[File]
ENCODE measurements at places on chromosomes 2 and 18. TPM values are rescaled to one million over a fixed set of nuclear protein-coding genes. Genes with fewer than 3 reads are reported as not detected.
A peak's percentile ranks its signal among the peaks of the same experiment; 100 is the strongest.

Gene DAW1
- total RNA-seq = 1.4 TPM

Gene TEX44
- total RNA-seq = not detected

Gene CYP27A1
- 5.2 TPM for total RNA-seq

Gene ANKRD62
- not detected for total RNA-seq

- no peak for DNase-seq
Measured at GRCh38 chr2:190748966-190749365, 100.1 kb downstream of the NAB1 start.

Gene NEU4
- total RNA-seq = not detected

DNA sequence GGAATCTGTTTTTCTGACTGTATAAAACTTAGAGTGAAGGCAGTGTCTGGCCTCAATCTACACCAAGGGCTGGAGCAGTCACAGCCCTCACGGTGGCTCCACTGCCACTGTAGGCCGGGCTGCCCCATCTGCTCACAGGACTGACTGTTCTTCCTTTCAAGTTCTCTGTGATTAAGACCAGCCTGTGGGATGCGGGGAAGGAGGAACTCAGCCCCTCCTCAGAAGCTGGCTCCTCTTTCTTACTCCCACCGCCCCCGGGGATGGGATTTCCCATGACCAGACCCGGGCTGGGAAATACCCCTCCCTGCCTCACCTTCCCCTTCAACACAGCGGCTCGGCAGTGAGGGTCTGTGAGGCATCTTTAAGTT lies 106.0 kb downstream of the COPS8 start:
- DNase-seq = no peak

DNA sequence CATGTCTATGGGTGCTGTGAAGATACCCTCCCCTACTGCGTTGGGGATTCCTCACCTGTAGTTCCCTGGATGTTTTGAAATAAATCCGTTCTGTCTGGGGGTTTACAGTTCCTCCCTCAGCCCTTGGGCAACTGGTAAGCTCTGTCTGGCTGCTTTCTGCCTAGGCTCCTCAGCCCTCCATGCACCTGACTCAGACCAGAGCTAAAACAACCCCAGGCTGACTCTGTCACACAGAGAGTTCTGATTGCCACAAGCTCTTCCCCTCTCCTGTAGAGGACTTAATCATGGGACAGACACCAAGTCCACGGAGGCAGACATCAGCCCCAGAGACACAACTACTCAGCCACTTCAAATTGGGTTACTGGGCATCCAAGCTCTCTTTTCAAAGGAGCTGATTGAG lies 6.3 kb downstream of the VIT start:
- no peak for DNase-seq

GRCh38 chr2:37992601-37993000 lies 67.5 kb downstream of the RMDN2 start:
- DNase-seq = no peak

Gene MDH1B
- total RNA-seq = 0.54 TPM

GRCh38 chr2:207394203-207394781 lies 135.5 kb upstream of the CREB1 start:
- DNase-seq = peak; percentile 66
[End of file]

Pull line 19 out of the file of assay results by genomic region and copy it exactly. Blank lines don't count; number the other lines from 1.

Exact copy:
GRCh38 chr2:37992601-37993000 lies 67.5 kb downstream of the RMDN2 start: